#WealthofTweets: Book 4.9

mercantilism commerce agriculture

Of the Agricultural Systems, or of those Systems of Political Oeconomy, which Represent the Produce of Land

Remember how #AdamSmith was going to explain the Mercantile and Agricultural systems? After 230 pages on the Mercantile system it’s finally time for the Agricultural!

...which gets 25 pages. (IV.ix) #WealthOfTweets #SmithTweets

He’s got a pretty good reason for keeping this brief: A national political economy based entirely on agriculture has never existed except in the minds of French philosophers. Why spend a lot of time on it? (IV.ix.1–2) #WealthOfTweets #SmithTweets

The French philosophers were 😍 with the idea of a purely agricultural system because of the favoritism shown to a purely mercantile system under Louis XIV and his minister Colbert. But both systems were out of balance.(IV.ix.3–4) #WealthOfTweets #SmithTweets
An agricultural economy comprises three groups of people: Landowners; Cultivators and Farmers; Manufacturers and Merchants. (IV.ix.5) #WealthOfTweets #SmithTweets
Landowners contribute by improving their land with drains, fences, etc. That enables farmers to produce more and to pay more rent. That increase in rent is the profit landowners earn on their improvements (IV.ix.6) #WealthOfTweets #SmithTweets
Farmers contribute by buying everything they need to run their farms. (That’s...not what we expected. We thought maybe they’d contribute by producing food, but, okay, we’re listening.) (IV.ix.7) #WealthOfTweets #SmithTweets
Some of these expenses are initial one-time outlays (ploughs, etc) and others are annual expenses (seeds). After paying rent farmers should have enough left make payments on the one-time outlays and to keep up with annual expenses.(IV.ix.7) #WealthOfTweets #SmithTweets
Because farmers produce enough to pay the rent and the expenses and have stuff leftover to sell, the agricultural system calls them the productive class. Land improvements by landlords are also called productive. (IV.ix.7–9) #WealthOfTweets #SmithTweets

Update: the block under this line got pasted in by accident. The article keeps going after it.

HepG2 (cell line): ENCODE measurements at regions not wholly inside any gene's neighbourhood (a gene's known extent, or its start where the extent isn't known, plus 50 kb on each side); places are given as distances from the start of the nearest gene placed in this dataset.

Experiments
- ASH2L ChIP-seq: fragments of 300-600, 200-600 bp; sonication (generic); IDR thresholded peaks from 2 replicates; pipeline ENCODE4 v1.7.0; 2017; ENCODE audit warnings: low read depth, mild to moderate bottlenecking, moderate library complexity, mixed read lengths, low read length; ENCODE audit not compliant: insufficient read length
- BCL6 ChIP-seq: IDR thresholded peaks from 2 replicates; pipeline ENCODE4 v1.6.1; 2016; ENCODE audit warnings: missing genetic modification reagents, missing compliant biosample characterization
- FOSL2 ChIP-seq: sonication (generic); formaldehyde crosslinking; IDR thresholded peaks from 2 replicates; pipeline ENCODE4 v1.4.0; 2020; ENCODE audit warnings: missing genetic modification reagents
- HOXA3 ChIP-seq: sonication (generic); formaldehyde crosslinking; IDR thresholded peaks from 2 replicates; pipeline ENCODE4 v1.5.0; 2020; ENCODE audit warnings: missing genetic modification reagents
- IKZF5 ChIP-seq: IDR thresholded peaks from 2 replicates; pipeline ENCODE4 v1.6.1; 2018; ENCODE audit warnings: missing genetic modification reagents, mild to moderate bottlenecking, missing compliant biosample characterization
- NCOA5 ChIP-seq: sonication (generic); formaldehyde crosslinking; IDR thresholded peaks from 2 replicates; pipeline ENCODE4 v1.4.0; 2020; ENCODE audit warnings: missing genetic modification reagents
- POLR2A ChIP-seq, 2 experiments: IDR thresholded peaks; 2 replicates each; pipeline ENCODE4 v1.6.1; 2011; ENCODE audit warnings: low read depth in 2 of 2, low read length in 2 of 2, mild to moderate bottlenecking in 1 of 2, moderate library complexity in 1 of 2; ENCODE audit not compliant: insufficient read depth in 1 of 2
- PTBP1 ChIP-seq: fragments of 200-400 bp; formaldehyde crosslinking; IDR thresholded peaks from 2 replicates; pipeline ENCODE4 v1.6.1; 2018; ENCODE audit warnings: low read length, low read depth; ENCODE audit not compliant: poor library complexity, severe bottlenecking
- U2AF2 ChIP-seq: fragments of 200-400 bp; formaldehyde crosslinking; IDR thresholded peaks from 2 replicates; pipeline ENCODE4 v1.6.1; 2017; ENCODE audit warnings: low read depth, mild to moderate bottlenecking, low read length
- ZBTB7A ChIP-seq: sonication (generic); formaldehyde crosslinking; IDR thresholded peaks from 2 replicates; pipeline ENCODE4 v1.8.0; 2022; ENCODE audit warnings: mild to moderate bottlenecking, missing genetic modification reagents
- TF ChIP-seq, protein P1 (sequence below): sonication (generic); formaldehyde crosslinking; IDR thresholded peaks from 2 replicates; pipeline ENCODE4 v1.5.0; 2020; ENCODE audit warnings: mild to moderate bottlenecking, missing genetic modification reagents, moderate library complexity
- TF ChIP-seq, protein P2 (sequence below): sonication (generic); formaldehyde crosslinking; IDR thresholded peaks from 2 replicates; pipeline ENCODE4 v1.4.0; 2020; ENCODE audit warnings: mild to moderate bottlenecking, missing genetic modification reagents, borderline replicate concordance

What isn’t called productive is commerce. In this system that’s called “barren and unproductive.” (And NOW we all get who Smith is arguing with way back in Book 2, ch. 3. He’s really very annoyed at merchants being called unproductive.) (IV.ix.9–10) #WealthOfTweets #SmithTweets

Smith is (still) trying to debunk the idea that merchants simply pass the things they sell onto the buyer and at no point improve them or increase their value. (IV.ix.11) #WealthOfTweets #SmithTweets
The agricultural system dismisses more obviously added value (e.g., turning thread into lace) by saying the manufacturer only adds enough value to pay for the labor. That’s why artisans are so poor, according to this system. (IV.ix.12) #WealthOfTweets #SmithTweets
And that's why advocates of the agricultural system think that merchants and manufacturers can only improve the nation or themselves by parsimony or privation. (IV.ix.13) #WealthOfTweets #SmithTweets

 That’s why agricultural nations (like France) are warm and friendly and mercantile nations (like Hamburg) are cold and hostile. (IV.ix.13) #WealthOfTweets #SmithTweets

In this system, merchants, manufacturers, and artisans are thought of as an expense maintained by landowners and farmers. (IV.ix.14) #WealthOfTweets #SmithTweets
As in Smith's conception of 'productive' vs 'unproductive', the unproductive merchants and manufacturers are stil *useful* in the agricultural system. They don't create wealth; they provide services that let farmers get on with farmin'. (IV.ix15–17) #WealthOfTweets #SmithTweets
Through this way, merchants and manufacturers contribute indirectly, and so the landlords and farmers will support them. The only way to ensure all three classes of people prosper? Perfect justice and perfect liberty. (IV.ix15–17) #WealthOfTweets #SmithTweets
Agricultural nations will never develop their own merchant and manufacturing trade by hampering mercantile nations (like Holland) with high taxes on trade. Free trade will create the wealth to support domestic 'unproductive' work. (IV.ix.18–21) #WealthOfTweets #SmithTweets